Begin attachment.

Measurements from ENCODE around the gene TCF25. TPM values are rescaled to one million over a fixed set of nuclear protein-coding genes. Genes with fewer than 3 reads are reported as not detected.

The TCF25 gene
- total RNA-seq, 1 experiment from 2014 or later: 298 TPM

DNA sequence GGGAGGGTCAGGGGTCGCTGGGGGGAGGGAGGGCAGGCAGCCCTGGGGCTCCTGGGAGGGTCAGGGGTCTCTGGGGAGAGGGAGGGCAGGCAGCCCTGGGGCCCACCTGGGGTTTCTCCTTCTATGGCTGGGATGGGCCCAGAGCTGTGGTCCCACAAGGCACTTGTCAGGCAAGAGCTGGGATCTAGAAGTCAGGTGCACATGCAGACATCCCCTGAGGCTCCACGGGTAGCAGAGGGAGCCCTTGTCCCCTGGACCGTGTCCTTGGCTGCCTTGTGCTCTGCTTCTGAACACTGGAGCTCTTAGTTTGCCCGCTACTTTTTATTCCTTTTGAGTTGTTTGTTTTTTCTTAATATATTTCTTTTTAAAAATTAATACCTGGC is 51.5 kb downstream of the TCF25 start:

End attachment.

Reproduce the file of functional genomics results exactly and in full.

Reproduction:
Measurements from ENCODE around the gene TCF25. TPM values are rescaled to one million over a fixed set of nuclear protein-coding genes. Genes with fewer than 3 reads are reported as not detected.

The TCF25 gene
- total RNA-seq, 1 experiment from 2014 or later: 298 TPM

DNA sequence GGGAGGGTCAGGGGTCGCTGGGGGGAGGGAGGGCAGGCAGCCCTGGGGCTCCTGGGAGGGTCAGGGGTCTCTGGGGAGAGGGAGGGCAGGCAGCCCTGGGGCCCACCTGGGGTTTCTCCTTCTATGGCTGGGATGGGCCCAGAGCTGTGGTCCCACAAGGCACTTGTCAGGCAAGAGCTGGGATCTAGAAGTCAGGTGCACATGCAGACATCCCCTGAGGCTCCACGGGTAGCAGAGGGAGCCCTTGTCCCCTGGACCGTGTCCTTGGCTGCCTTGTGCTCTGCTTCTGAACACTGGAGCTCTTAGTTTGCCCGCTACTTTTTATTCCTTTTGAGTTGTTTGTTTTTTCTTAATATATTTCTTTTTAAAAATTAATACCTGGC is 51.5 kb downstream of the TCF25 start: